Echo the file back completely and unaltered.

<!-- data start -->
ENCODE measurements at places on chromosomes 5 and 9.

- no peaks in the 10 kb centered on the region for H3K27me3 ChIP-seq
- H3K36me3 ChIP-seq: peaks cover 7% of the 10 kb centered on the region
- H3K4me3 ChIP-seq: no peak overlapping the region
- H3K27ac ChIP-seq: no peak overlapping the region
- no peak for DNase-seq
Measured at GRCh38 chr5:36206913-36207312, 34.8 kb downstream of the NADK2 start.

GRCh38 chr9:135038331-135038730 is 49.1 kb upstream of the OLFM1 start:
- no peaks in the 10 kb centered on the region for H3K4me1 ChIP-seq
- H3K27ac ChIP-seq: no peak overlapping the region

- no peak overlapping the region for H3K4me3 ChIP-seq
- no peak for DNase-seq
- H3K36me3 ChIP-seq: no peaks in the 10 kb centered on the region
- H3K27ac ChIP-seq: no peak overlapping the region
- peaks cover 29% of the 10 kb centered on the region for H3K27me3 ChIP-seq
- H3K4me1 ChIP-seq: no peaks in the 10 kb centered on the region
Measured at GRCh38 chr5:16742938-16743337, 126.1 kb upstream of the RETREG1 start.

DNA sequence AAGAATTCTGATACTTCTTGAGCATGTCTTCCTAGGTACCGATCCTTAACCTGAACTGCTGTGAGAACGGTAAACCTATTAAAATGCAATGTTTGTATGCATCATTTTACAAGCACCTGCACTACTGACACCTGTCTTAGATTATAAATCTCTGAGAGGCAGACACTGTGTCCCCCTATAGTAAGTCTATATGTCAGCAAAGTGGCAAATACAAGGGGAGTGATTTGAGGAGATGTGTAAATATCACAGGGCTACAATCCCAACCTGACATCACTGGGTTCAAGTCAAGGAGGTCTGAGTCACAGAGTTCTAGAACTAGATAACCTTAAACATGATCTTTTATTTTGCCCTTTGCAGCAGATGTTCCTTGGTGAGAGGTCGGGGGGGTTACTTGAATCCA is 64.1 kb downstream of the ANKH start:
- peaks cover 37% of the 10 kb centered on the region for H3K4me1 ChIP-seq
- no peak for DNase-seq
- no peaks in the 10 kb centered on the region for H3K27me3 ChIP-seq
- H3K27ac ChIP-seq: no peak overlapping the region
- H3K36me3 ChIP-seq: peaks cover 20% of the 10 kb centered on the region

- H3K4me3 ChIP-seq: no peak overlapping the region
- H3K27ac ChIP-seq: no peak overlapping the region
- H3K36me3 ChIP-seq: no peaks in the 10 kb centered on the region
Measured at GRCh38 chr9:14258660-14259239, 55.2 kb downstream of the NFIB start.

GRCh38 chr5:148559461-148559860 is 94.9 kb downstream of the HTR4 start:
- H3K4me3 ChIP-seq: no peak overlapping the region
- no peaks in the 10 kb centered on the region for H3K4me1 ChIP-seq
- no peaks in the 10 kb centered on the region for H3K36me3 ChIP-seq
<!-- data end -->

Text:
ENCODE measurements at places on chromosomes 5 and 9.

- no peaks in the 10 kb centered on the region for H3K27me3 ChIP-seq
- H3K36me3 ChIP-seq: peaks cover 7% of the 10 kb centered on the region
- H3K4me3 ChIP-seq: no peak overlapping the region
- H3K27ac ChIP-seq: no peak overlapping the region
- no peak for DNase-seq
Measured at GRCh38 chr5:36206913-36207312, 34.8 kb downstream of the NADK2 start.

GRCh38 chr9:135038331-135038730 is 49.1 kb upstream of the OLFM1 start:
- no peaks in the 10 kb centered on the region for H3K4me1 ChIP-seq
- H3K27ac ChIP-seq: no peak overlapping the region

- no peak overlapping the region for H3K4me3 ChIP-seq
- no peak for DNase-seq
- H3K36me3 ChIP-seq: no peaks in the 10 kb centered on the region
- H3K27ac ChIP-seq: no peak overlapping the region
- peaks cover 29% of the 10 kb centered on the region for H3K27me3 ChIP-seq
- H3K4me1 ChIP-seq: no peaks in the 10 kb centered on the region
Measured at GRCh38 chr5:16742938-16743337, 126.1 kb upstream of the RETREG1 start.

DNA sequence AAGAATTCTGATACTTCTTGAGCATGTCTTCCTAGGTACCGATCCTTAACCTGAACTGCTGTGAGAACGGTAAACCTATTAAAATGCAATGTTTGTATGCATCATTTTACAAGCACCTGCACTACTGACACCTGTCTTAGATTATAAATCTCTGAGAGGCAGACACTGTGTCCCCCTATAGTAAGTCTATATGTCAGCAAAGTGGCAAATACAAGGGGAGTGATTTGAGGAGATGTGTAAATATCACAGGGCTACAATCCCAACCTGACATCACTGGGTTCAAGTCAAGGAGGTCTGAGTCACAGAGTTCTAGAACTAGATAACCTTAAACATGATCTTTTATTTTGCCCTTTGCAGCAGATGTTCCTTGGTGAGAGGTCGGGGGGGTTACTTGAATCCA is 64.1 kb downstream of the ANKH start:
- peaks cover 37% of the 10 kb centered on the region for H3K4me1 ChIP-seq
- no peak for DNase-seq
- no peaks in the 10 kb centered on the region for H3K27me3 ChIP-seq
- H3K27ac ChIP-seq: no peak overlapping the region
- H3K36me3 ChIP-seq: peaks cover 20% of the 10 kb centered on the region

- H3K4me3 ChIP-seq: no peak overlapping the region
- H3K27ac ChIP-seq: no peak overlapping the region
- H3K36me3 ChIP-seq: no peaks in the 10 kb centered on the region
Measured at GRCh38 chr9:14258660-14259239, 55.2 kb downstream of the NFIB start.

GRCh38 chr5:148559461-148559860 is 94.9 kb downstream of the HTR4 start:
- H3K4me3 ChIP-seq: no peak overlapping the region
- no peaks in the 10 kb centered on the region for H3K4me1 ChIP-seq
- no peaks in the 10 kb centered on the region for H3K36me3 ChIP-seq